A power of attorney is a legal document that gives one person the authority to act on behalf of another. The person given the authority to act is known as the agent (who is sometimes referred to as the “attorney-in-fact”). The person on whose behalf the agent may act is referred to as the principal. The attorney-in-fact need not be an actual attorney. 

What is Required to Create a Valid Power of Attorney?

A power of attorney is an authorization that must be in writing, and authorizes the agent to act on behalf of the grantor of the power (the principal). An agent may exercise all rights and powers given to the agent under the power of attorney, but may not act beyond the scope of the authorization given to the agent.

Typically, a power of attorney must be signed and dated by the principal. The principal must have sufficient mental capacity to enter into the power of attorney. Other requirements for valid power of attorney creation may include:

  • The principal’s acknowledging the power of attorney document before a notary public; 
  • The agent’s signing and dating the power of attorney document before a notary public. 

What Types of Powers of Attorneys Exist?

The length of time for which a power of attorney may last, depends upon whether the power of attorney is a durable power of attorney or a non-durable power of attorney.

A non-durable power of attorney is a power of attorney that is revoked by operation of law by either the grantor’s death or the grantor’s becoming incapacitated. This power of attorney generally remains valid until notice of death or disability is received by the agent.

A durable power of attorney extends beyond the grantor’s incapacity and contains specific language to that effect, such as “This power of attorney shall not be affected by my subsequent disability or incompetence.” Durable powers of attorney may be general or limited in scope. Durable powers of attorney are limited in one significant aspect, in that they do not extend beyond the principal’s death.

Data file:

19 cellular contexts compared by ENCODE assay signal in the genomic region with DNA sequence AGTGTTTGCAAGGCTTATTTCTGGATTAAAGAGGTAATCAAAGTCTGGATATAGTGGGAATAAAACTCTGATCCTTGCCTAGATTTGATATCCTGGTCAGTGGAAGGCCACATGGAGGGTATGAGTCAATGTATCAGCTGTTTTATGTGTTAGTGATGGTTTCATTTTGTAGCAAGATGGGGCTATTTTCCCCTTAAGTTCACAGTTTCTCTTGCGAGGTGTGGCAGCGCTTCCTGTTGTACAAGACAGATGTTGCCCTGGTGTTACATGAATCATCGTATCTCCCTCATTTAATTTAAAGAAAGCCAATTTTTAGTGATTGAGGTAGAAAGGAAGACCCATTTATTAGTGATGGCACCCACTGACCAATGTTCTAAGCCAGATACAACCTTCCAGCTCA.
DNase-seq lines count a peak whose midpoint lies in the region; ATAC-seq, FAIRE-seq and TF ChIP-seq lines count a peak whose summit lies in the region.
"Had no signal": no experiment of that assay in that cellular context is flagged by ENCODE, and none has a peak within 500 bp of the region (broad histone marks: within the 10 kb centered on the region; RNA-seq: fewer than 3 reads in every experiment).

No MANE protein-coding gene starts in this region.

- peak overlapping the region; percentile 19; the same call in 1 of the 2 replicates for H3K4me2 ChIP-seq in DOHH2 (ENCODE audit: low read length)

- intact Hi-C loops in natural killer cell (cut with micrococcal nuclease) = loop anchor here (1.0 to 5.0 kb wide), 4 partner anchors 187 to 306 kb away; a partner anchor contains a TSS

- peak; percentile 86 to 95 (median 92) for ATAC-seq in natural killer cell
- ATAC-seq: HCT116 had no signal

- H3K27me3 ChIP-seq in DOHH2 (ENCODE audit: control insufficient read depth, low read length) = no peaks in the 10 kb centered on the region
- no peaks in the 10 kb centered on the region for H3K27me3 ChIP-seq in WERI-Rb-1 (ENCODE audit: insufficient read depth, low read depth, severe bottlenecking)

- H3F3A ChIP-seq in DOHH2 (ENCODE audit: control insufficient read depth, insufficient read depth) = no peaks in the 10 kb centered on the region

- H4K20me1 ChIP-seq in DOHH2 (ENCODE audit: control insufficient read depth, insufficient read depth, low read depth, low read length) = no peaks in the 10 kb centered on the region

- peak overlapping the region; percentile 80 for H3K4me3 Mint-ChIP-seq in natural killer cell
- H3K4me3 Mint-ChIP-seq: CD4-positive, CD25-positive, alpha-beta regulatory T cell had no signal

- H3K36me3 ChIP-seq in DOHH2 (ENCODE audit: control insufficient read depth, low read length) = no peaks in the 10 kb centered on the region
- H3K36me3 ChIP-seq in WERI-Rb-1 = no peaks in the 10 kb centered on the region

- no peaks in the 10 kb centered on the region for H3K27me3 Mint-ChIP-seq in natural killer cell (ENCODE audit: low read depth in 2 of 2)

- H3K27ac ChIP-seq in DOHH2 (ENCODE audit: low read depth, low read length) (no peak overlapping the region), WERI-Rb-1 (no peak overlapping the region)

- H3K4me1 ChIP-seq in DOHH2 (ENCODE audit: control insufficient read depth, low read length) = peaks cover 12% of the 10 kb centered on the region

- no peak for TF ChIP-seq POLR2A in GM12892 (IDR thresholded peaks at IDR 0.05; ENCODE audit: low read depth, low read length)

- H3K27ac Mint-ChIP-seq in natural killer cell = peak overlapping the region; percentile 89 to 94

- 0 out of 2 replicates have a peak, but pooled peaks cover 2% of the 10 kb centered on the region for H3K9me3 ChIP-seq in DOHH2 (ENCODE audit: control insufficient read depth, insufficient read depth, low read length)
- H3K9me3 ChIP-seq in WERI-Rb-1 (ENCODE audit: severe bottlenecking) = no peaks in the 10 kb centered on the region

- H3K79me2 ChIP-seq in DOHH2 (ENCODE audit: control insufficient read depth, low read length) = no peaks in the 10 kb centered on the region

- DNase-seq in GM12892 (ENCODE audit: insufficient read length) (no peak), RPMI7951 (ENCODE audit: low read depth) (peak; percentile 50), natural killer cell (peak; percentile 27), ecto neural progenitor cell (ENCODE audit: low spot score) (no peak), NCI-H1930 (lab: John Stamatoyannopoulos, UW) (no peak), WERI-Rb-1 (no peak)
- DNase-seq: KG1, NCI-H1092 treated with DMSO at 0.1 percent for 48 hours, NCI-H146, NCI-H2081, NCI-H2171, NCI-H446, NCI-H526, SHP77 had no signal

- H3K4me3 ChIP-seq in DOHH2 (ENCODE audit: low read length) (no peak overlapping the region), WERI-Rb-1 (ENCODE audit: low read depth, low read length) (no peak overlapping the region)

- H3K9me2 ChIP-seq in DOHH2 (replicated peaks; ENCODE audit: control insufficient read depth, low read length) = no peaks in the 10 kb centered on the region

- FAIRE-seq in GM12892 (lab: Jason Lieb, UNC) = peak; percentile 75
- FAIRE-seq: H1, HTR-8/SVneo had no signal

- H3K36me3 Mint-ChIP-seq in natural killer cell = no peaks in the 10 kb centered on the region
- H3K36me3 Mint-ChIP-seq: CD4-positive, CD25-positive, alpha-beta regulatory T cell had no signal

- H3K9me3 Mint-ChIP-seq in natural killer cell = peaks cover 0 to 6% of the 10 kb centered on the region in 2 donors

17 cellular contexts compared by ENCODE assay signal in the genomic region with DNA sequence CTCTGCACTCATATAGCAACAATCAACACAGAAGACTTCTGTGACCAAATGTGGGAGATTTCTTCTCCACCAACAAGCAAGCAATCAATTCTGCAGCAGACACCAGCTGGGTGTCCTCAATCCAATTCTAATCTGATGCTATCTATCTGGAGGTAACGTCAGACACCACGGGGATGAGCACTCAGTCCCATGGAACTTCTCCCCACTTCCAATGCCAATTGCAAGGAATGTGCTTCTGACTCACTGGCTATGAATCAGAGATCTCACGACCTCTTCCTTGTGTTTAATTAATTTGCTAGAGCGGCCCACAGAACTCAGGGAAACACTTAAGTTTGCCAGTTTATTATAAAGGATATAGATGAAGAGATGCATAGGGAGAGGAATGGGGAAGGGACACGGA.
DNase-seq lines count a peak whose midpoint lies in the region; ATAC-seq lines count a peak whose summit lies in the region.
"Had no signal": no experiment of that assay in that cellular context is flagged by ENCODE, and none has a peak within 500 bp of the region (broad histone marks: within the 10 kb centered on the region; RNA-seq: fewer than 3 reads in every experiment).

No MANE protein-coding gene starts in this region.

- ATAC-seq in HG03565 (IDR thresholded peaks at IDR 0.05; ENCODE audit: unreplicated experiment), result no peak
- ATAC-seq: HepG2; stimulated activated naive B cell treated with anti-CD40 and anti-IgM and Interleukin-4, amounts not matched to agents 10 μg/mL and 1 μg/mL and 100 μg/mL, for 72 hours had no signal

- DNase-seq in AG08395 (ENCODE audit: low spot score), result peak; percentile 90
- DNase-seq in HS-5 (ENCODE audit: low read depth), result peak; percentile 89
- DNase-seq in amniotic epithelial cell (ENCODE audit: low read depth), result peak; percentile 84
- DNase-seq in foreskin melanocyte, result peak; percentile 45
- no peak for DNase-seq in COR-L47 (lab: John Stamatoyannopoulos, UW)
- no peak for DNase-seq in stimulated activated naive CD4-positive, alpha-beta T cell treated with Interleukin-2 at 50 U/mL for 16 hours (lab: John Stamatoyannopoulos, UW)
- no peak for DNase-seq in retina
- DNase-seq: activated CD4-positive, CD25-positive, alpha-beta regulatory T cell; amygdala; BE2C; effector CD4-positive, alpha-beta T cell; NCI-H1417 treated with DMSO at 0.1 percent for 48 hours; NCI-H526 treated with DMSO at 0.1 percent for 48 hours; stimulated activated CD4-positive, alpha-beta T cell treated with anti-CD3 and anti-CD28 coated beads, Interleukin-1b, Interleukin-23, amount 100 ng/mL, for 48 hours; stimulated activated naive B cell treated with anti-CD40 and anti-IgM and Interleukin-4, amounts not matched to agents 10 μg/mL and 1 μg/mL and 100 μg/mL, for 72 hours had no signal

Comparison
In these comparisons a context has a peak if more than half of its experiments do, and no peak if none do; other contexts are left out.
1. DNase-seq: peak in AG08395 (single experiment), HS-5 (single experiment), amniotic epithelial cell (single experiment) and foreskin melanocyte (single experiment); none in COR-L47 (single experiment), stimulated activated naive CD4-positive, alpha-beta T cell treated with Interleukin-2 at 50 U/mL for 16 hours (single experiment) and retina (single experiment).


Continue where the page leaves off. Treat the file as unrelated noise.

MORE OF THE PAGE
What Types of Decisions May a Power of Attorney be Used for?

Powers of attorney can be used for both general and specific purposes. 

A general power of attorney is comprehensive in scope. This document generally gives the agent all of the powers and rights that the principal has. For example, a general power of attorney may authorize the attorney-in-fact to: 

  • Sign documents;
  • Pay bills; and 
  • Make all decisions with respect to the grantor’s real and personal property.  

General powers of attorney can be used regardless of whether the principal is incapacitated. A general power of attorney ends upon the grantor’s death or incapacitation, unless the grantor rescinds it earlier. 

A power of attorney may authorize the agent to make decisions with respect to something more specific, such as a transaction respecting a single piece of property. A power of attorney authorizing an agent to act on behalf of a principal with respect to a specific, single transaction, is referred to as a limited, or specific, power of attorney.

What are Two Common Scenarios Where Powers of Attorneys are Used?

One common type of durable power of attorney is known as a health care proxy. In a health care proxy, the principal appoints an agent to make health care decisions on behalf of the grantor. A health care proxy does not become effective until a grantor becomes incapacitated, and the proxy remains effective despite the incapacity. 

Generally, to be valid, a health care proxy must be in writing and signed by the grantor. States may require that the signing of the proxy be witnessed by one or more adults. The proxy must also contain a provision stating that the grantor appeared to execute the proxy free of duress. 

A second purpose for which powers of attorney are also frequently used is for estate planning purposes. A power of attorney may give an agent the right to manage assets that may become property of the grantor’s estate when the grantor dies. For example, a grantor may own a 401(k) account. If a grantor who has created a power of attorney becomes incapacitated, the agent may, provided the power of attorney validly authorizes her to do so, make investment decisions with respect to the 401(k) up until the point the grantor dies. 

Do I Need an Attorney to Draft My Power of Attorney?

If you wish to create a power of attorney, you should consult an experienced estate planning attorney. An attorney can assist you with creating a power of attorney that is tailored to your specific needs and circumstances. 

Your attorney can also advise you as to what both your and your agent’s rights are with respect to the power attorney. They will be able to represent you in court should a dispute arise as to the scope, validity, or enforceability of the power of attorney.